One of the countries I would really love to visit and probably will visit soon is Japan. I am excited to post this guest post about how to stay vegan in Japan by Carolyn. Thank you very much for this lovely post!
Japan is one of the most technologically innovative countries. However, it is also a cultural-rich nation with some deep-set traditions. One of these traditions is to do with cuisine – virtually every meal is served with a serving of fish or other meats. For vegans visiting Japan, this poses a great dilemma of whether or not to go with the flow.
However, as unlikely as it may seem, it is possible to stay strictly vegan during your stay in Japan. Here are some helpful tips for staying vegan in Japan.
Most of the restaurants in Japan have menus revolving around fish and beef. In fact, some chefs will be amused if you ask for a completely vegan dish. However, there are some restaurants that make exceptions for vegans and especially tourists.
Look up vegan restaurants online before traveling and review their menus. It also helps to talk with other vegans who have visited Japan in the past to get tips on where to eat.
Visit a Temple, Enjoy a Meal
A temple is the ultimate sanctuary for a vegan visiting Japan. Monks acknowledge people’s preferences when it comes to eating. They also have a deep knowledge of different foods and drinks. What’s more, they do not mind preparing a delicious and creative vegan meal for tourists. Their meals are unlike any other vegan dish you have ever had thanks to their ancient knowledge of food preparation.
There are temples all over Japan, but the ideal temples for vegans are located in Kyoto and Koya-San; these temples are so accommodative that you can even spend the night and wake up to a vegan breakfast.
Stay in Kyoto
Kyoto is one of those unique places in Japan where eating culture is more diverse. It is especially suitable for vegans because of its heritage. Kyoto is an ancient Japanese capital that is associated with the special and entirely vegan Zen Buddhist cuisine. To this end, there are numerous vegan restaurants in and around Kyoto and the food is great. There are also cooking classes that you can sign up for to take the recipes home.
After all, Kyoto is a beautiful place to explore as its ancient heritage has been preserved to date. It is home to over 2000 temples and shrines, and the artifacts will make your travel worthwhile.
Ditch the Hotels Altogether
The language and cultural barriers make it difficult to order vegan dishes in hotels and restaurants. However, you have a better bargaining position when staying in a ryokan; a hosting family or traditional inn. It is much like booking with a Bed n’ Breakfast in the U.S., but you can have lunch and dinner too for days on end as long as you pay.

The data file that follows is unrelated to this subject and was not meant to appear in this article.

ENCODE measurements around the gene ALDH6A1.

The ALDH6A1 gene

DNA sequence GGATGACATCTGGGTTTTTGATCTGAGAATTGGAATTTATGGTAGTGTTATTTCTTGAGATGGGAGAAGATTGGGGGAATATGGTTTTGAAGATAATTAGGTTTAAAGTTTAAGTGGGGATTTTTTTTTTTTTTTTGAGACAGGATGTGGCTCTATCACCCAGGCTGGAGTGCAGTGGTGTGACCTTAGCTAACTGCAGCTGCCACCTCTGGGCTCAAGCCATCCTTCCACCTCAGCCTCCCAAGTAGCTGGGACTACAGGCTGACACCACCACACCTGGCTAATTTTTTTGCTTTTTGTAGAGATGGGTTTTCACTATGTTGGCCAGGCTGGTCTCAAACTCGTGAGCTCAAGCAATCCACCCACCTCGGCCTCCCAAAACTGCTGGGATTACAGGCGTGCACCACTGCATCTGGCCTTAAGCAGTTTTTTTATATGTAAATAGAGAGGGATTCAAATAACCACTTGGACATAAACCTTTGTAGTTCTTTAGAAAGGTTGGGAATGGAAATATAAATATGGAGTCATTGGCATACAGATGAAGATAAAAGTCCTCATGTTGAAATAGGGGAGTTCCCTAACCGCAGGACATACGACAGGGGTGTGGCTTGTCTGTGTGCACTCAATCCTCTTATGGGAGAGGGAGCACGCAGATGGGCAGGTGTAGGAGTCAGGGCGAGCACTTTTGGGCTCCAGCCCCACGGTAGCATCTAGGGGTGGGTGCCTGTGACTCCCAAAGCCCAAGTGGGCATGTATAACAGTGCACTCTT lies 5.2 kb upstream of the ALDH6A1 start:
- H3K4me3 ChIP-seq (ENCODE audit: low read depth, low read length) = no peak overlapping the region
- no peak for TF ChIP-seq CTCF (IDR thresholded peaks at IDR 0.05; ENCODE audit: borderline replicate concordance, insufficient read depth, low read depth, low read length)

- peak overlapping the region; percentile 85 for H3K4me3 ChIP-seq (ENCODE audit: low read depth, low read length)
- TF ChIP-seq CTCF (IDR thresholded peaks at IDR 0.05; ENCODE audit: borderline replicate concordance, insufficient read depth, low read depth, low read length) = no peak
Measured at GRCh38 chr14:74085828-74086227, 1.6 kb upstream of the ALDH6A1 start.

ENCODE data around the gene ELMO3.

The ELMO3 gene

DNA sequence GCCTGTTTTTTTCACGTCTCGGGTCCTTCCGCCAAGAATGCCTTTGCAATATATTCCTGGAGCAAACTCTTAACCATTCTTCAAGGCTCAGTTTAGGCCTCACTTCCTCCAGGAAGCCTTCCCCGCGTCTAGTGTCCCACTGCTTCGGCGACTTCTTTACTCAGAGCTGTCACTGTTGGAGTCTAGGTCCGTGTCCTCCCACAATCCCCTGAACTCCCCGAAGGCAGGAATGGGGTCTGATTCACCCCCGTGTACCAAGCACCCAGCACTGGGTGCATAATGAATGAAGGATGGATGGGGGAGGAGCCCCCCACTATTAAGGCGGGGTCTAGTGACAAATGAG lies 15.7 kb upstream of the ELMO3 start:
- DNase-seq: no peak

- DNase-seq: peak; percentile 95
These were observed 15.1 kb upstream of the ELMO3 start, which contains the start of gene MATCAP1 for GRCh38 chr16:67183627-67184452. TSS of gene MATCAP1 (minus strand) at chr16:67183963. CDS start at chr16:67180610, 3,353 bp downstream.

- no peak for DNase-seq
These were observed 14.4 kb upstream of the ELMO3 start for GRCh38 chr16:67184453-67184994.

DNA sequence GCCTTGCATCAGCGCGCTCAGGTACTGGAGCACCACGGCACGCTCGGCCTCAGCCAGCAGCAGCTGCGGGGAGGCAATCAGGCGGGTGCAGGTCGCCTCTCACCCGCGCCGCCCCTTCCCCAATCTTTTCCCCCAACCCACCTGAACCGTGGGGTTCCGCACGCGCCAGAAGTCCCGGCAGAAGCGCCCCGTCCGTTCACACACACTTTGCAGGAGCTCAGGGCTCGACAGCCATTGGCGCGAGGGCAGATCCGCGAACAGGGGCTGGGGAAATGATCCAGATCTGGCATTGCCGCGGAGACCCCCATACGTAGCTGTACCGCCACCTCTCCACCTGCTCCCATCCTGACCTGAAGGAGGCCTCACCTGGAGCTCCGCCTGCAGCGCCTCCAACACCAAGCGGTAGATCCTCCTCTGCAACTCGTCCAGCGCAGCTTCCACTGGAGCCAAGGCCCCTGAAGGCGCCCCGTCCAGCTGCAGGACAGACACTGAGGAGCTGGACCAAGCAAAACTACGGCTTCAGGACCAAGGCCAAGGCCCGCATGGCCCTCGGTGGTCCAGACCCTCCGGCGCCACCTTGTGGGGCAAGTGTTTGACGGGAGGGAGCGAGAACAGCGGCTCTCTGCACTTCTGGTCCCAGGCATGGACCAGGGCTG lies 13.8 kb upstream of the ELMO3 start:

The small scale operations of a ryokan make it easier to order special vegan meals without much trouble. You will also enjoy better services and privacy compared to when staying in big hotels, and you will leave Japan having made friends with your hosts.
Do it Yourself
Self-catering sounds like a dream for vegans traveling to Japan. However, it will remain to be a dream if you do not have a rented room with cooking appliances and utensils. As such, it is important to book into hotels that provide these essentials to enjoy this privilege.
Self-catering will be a breeze with everything you need in hand. Japan’s food market is diverse and features a wide range of vegetables and fruits. There are also some unique vegan recipes in Japan that will guide you through cooking delicious meals. Alternatively, you can settle for everyday meals such as noodles which are plenty in Japan.
A Word of Warning
Every strict vegan who has been to Japan is adamant that a 100% vegan dish is a rarity thanks to a special soup called dashi. Dashi is a soup made of edible kelp and dried tuna shavings, and it is served with virtually every meal. Locals consider this a sort-of mandatory soup and are surprised when diners refuse to have it. Some restaurants even mix it with vegetable soup.
If you are a strict vegan who cannot make an exception, then you will be better off eating at vegan-only restaurants. Many vegans ultimately have to be flexible about the soup since it is almost inescapable.
My name is Carolyn Ballard. I’m a passionate traveler and the founder of DesToDis as well.
I created the blog with the main aim to share guidelines, tips and my personal experiences on all things travel. By this way, I hope to inspire and help people to wander around the world safely and easily.